Sorry about the long and drawn out response. But blame it on George.:D He started it!
     
  8. fresh_eyes

    fresh_eyes happy to be here

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    Dang, you smart, smart people! Great discussion! I'll give it another read in the morning & comment.
     
  9. George

    George Guest

    Gezzz Parvofighter

    I don't know if my brains in good enough shape to take all of that on. What are the questions specifically???
     
  10. Marylib

    Marylib Senior Member

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    Weenie retrovirus

    Oh George, you got me laughing on that one!

    The Weenie Retrovirus indeed :p


    Actually that is pretty good to know! Better than one with a tough shell.

    I am with Fresh Eyes -- you smart guys keep it up. It is fun to read. Even though I don't remember a thing!
     
  11. parvofighter

    parvofighter Senior Member

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    Sorry George! 2nd time up to bat.

    George & fellow forumers - sorry bout that brain dump. OMG it's my absolute worst weakness! OK, let me try to do the hardest thing in the world for me: summarize!:)

    1) On reflection, isnt it possible that mouse feces contamination of human food IS a very logical mode of transmission? I dont see how this vector invalidates WPI. If so, how does it invalidate WPIs research?

    2) If XMRV has differences of less than 25 out of 8100 nucleotides (across 25 years of samples, and across various geographic locations), couldnt this also be the result of just very slow replication?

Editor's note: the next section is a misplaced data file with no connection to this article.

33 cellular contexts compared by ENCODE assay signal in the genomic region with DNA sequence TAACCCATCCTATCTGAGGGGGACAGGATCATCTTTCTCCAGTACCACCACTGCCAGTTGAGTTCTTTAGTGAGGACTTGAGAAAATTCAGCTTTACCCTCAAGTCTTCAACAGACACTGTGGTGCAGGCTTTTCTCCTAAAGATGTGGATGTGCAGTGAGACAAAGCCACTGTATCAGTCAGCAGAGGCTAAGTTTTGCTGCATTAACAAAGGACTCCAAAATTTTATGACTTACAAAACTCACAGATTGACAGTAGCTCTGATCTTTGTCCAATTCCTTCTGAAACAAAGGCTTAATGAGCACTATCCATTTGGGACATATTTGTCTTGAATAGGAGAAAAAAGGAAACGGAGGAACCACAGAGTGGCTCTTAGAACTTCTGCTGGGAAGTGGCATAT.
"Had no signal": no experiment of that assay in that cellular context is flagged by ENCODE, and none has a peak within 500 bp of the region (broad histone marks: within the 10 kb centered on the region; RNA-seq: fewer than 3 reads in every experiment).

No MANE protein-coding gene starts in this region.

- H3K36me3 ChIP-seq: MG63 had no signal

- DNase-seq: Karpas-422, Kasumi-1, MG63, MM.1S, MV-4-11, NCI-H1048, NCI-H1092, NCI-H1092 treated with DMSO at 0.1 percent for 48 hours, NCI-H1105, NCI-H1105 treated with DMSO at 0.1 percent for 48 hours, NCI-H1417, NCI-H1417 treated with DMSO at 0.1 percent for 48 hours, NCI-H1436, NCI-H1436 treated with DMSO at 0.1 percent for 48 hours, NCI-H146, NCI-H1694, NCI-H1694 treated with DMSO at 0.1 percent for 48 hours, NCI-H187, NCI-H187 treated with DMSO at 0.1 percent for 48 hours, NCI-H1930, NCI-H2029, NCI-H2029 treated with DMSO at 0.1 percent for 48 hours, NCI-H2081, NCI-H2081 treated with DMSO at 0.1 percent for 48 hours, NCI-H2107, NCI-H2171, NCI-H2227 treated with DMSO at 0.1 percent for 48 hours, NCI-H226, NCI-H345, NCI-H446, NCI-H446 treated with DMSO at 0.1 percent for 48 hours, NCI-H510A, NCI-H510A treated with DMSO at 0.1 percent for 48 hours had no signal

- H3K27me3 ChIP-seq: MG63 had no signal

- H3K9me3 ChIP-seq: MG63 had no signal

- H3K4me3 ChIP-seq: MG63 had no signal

3) Isnt it possible that one might indeed be able to catch XMRV and "CFS" as Racaniello stated? And same for XAND? Don't the EBV outbreaks that resulted in chronic EBV and ME possibly fit that definition? (I'd bet the incidence of CFS resulting from those outbreaks was < 4%. I.e. much of the previously unexposed population might have had acute EBV, but those who already had XMRV in their genome "caught CFS".)

    4) And finally remissions. Might XMRV go into remission? But how could it if it's part of the genome and activated? Basically I'm trying to figure out how that could happen. Maybe Dr Luckett can help us out!
     
  12. George

    George Guest

    No it's not possible. The protein coat of the viral envelope will determine what the possible transmission modes are. Hard coats will allow for viruses to live outside the body longer like in feces, The thinner and softer the coating the less likely the virus will survive outside of blood or body fluids. Our lovely little XMRV has a very thin soft coating.

    Part 2 the vector of mouse feces contamination would mean a much larger population in a much shorter time. For example, HIV was introduced into the human population from a small group of people (around a dozen) and took about 60 years to reach a pandemic level (around 10 million world wide). HIV and XMRV are much the same with HIV being hardier and more sneaky of the two. Now if you have a vector like mouse feces contamination that is ubiquitous then you have a large group of infected people in a short time. For instance H1N1 which became pandemic and infected 15 million in less than 7 months.